Thursday, July 21, 2005 - Day 4 on the River

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Early morning around camp

The low was 81 degrees last night, but it seemed warmer. I kept getting up and splashing myself in the cold river to cool of. This is a rocky campsite, and the rocks radiate heat. This was the only night I didn't sleep well. Some of the men didn't sleep well any night. The cots just don't fit their wide shoulders. Cameron served my favorite breakfast yet: eggs any style, sausage, ham, hot sauce, melon, and two kinds of toast. The sun hit camp early today, and we were on the river a littler earlier than our usual 8:30 a.m. departure.

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Just a little riffle

We made a stop at Elves Chasm, mile 116.5, one of the most gorgeous places in the canyon. It's just a short hike to a wonderful little waterfall not visible from the river. If you swim across the pool at the base of the falls and climb through a cave, you can come out another opening above the pool and jump in! Jacob and Christopher took the plunge first, then Aaron and Andrew. I had done it in '83 and decided now that I was 34 rather than 12, it was no longer worth the risk. After all, I'm not just older, I'm also wiser. Right? It's not the jump that concerned me. It's climbing out over the slick, moss-covered rocks to position myself in the exact spot from which it's safe to jump. Everyone swam to behind the falls, but just the four guys were jumping. Jacob ripped a giant hole in his swim trunks in his many climbs through the cave. Thankfully, they are lined! He fashioned a temporary swimsuit tourniquet out of a bandana.

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Jacob at Elves Chasm

After relaxing for about a half hour, I swam behind the fall again to look around. Then before I knew what hit me, I had overcome my supposed wisdom and had climbed out to the jumping area. There was still a tiny chance my better judgment would overcome me, until Chris climbed up behind me and told me I'd already done the hard part, that I might as well jump. He was right. With his encouragement, I took the plunge! Brian cheered at my triumph over wisdom. Tom knew I would jump before I knew it. It was fun! Here are some short videos of Chris, Jake, and Jana jumping the waterfall.

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Jacob jumps!

We stopped for lunch about mile 128. Dave wanted to stop here, before the upcoming rapids, and wait for the water to rise. These guides really have a handle on the fluctuating river level. There were a lot of cool lizards here to entertain us.

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Leisurely lunch

After lunch we rafted through Conquistador Aisle, three miles long, the longest straight stretch on the river. We were sizzling by the time we reached Forster Rapid at mile 123 and were relieved by the drenching we got. Then we went through Fossil Rapid, then 128-Mile Rapid, Specter, Bedrock, Dubendorff, Tapeats, and 135-Mile Rapid. It was a great series, and right at the hottest point of the day!

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Gorge - geous!

We stopped again at Deer Creek Falls, mile 136. The water from this 100-foot fall comes down with such force that it causes a 40-mile-per-hour wind at the base. You have to approach the falls with your back to it to overcome the wind. Chris and Jacob made a race out of it.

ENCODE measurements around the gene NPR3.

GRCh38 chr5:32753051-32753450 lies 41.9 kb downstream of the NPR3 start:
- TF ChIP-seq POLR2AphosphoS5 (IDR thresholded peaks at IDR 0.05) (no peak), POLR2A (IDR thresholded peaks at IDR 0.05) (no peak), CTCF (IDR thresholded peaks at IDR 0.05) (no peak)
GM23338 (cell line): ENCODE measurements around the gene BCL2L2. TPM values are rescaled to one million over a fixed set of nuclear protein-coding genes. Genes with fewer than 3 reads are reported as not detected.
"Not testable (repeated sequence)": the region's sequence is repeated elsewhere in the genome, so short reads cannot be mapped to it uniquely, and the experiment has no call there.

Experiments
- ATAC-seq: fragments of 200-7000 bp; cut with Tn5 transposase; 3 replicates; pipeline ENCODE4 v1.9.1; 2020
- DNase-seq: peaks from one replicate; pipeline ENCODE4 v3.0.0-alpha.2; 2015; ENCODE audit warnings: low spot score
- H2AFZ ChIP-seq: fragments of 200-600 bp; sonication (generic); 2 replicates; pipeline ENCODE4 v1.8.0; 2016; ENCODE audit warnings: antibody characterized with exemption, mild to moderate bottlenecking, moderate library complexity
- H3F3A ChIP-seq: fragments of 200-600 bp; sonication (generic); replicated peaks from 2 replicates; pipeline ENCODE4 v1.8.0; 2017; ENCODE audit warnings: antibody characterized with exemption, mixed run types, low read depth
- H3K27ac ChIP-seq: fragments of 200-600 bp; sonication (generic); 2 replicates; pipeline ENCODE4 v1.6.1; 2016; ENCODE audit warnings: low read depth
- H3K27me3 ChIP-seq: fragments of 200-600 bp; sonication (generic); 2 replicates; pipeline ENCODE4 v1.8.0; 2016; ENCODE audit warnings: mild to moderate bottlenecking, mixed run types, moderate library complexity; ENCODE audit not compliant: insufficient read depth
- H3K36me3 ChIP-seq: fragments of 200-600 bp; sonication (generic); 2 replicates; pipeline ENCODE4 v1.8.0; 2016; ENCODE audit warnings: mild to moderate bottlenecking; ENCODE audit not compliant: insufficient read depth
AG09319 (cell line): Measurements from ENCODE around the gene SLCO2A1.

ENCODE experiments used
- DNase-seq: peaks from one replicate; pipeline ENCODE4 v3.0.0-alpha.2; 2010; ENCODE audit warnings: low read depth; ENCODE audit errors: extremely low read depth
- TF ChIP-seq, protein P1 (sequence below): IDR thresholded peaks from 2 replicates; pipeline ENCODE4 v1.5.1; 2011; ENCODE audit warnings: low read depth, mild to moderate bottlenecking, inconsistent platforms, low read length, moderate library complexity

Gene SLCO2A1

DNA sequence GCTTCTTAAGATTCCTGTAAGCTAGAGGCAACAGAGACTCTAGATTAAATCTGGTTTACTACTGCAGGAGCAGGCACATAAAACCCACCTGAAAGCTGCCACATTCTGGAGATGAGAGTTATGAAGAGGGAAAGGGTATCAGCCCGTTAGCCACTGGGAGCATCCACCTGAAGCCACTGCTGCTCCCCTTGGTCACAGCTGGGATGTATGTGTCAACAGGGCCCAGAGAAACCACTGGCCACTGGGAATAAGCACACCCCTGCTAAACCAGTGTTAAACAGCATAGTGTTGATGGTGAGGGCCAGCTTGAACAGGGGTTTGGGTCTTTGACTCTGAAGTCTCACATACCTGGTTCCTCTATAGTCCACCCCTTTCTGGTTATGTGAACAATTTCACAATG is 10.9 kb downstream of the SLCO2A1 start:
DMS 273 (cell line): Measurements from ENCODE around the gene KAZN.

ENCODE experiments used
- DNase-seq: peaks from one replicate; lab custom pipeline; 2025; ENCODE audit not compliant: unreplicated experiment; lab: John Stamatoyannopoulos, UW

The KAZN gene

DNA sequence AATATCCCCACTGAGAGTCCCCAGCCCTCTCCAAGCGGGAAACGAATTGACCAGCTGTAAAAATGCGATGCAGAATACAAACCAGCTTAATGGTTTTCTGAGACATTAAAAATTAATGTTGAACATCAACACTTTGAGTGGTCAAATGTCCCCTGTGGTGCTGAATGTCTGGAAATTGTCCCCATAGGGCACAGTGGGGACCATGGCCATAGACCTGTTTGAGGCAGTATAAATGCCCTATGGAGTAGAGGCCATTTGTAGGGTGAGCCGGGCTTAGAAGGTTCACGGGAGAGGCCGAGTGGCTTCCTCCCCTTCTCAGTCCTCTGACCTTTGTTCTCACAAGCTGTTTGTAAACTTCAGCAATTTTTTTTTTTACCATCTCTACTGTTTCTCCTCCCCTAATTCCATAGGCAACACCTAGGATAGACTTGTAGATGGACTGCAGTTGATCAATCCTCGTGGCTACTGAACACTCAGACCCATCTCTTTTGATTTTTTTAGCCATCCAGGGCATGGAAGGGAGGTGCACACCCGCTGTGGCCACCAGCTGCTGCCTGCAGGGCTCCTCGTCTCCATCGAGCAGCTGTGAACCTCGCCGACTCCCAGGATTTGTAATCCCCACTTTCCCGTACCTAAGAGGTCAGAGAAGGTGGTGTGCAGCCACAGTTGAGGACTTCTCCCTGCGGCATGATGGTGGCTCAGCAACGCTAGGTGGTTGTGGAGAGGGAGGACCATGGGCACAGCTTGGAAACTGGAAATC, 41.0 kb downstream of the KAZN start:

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Deer Creek Falls

Brian and Stine stayed behind while the rest of us took a STEEP 30-minute-each-way hike to a series of pools above the falls called The Porch - awesome views along the trail and a gorgeous canyon at the top. Jacob made one semi-death-defying leap (or at least broken-leg defying) while we were up there. I told him I was glad Brian hadn't left me in charge of him. Luckily, he made the leap easily due to his cat-like reflexes.

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Above Deer Creek Falls

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The little falls above that turns into the big falls below

Deer Creek Falls was the first time we had to share a stop with other rafters. The number of boaters through the Grand Canyon is strictly regulated by the Park Service. Typically during the summer about 150 people leave Lee's Ferry per day to travel the canyon. Everyone travels at a different speed, so we rarely saw anyone else. When we did, it was usually our motor raft passing an oar raft, and we'd see them for just a few minutes. Dave knew how to time our stops at the more popular attractions to minimize overlap with other groups. We were lucky and pleased to get the Little Colorado to ourselves the other day. There are a couple of sites, though, that are so popular you almost always have to share with another group, and this was one of them.

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We're not alone

Camp tonight was only a mile or so below Deer Creek Falls, around mile 137. It was a very rocky campsite, not that big, but with our small group it was fine. We were a little concerned we might be crushed by falling rock during the night, especially since Dave said there were a lot more rocks on the beach than the last time he had camped here. Was he kidding? It's hard to tell sometimes. The flies were really biting tonight, and we had to pull out the bug repellant.

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Under-cliff camping

Cheese and cracker appetizers, also served with canned smoked oysters and anchovies (yikes) which no one ate but the crew. Then Cameron made barbecue chicken, cheese potatoes, and salad. There was dessert every night, but I rarely had room for it. Tom and Brian and I had rum and pink lemonade for dessert tonight instead.

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The throne

 

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